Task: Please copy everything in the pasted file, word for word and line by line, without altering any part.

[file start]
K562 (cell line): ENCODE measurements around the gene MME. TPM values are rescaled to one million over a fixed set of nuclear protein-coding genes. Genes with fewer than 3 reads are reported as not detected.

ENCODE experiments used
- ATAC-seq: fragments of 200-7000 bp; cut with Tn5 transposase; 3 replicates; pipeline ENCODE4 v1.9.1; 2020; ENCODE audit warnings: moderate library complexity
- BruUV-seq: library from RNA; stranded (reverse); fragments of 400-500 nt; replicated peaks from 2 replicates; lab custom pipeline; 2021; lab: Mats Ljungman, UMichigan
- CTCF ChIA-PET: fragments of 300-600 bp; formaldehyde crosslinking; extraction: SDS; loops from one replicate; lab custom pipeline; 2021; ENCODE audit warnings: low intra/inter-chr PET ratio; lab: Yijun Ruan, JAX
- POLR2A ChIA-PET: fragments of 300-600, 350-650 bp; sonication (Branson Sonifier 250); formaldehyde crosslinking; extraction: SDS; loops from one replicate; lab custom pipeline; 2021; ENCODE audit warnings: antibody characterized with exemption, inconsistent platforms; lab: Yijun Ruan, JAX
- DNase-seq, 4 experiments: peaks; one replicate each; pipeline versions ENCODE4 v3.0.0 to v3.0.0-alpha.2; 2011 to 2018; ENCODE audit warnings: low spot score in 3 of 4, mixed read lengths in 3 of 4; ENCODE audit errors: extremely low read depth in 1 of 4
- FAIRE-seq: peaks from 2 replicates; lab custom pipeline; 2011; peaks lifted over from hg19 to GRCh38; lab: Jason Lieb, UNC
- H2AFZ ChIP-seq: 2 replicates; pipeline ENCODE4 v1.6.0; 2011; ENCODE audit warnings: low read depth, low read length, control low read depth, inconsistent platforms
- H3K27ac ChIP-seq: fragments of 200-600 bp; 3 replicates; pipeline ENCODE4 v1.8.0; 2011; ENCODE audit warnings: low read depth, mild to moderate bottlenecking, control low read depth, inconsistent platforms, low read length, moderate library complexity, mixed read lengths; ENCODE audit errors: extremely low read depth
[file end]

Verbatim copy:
K562 (cell line): ENCODE measurements around the gene MME. TPM values are rescaled to one million over a fixed set of nuclear protein-coding genes. Genes with fewer than 3 reads are reported as not detected.

ENCODE experiments used
- ATAC-seq: fragments of 200-7000 bp; cut with Tn5 transposase; 3 replicates; pipeline ENCODE4 v1.9.1; 2020; ENCODE audit warnings: moderate library complexity
- BruUV-seq: library from RNA; stranded (reverse); fragments of 400-500 nt; replicated peaks from 2 replicates; lab custom pipeline; 2021; lab: Mats Ljungman, UMichigan
- CTCF ChIA-PET: fragments of 300-600 bp; formaldehyde crosslinking; extraction: SDS; loops from one replicate; lab custom pipeline; 2021; ENCODE audit warnings: low intra/inter-chr PET ratio; lab: Yijun Ruan, JAX
- POLR2A ChIA-PET: fragments of 300-600, 350-650 bp; sonication (Branson Sonifier 250); formaldehyde crosslinking; extraction: SDS; loops from one replicate; lab custom pipeline; 2021; ENCODE audit warnings: antibody characterized with exemption, inconsistent platforms; lab: Yijun Ruan, JAX
- DNase-seq, 4 experiments: peaks; one replicate each; pipeline versions ENCODE4 v3.0.0 to v3.0.0-alpha.2; 2011 to 2018; ENCODE audit warnings: low spot score in 3 of 4, mixed read lengths in 3 of 4; ENCODE audit errors: extremely low read depth in 1 of 4
- FAIRE-seq: peaks from 2 replicates; lab custom pipeline; 2011; peaks lifted over from hg19 to GRCh38; lab: Jason Lieb, UNC
- H2AFZ ChIP-seq: 2 replicates; pipeline ENCODE4 v1.6.0; 2011; ENCODE audit warnings: low read depth, low read length, control low read depth, inconsistent platforms
- H3K27ac ChIP-seq: fragments of 200-600 bp; 3 replicates; pipeline ENCODE4 v1.8.0; 2011; ENCODE audit warnings: low read depth, mild to moderate bottlenecking, control low read depth, inconsistent platforms, low read length, moderate library complexity, mixed read lengths; ENCODE audit errors: extremely low read depth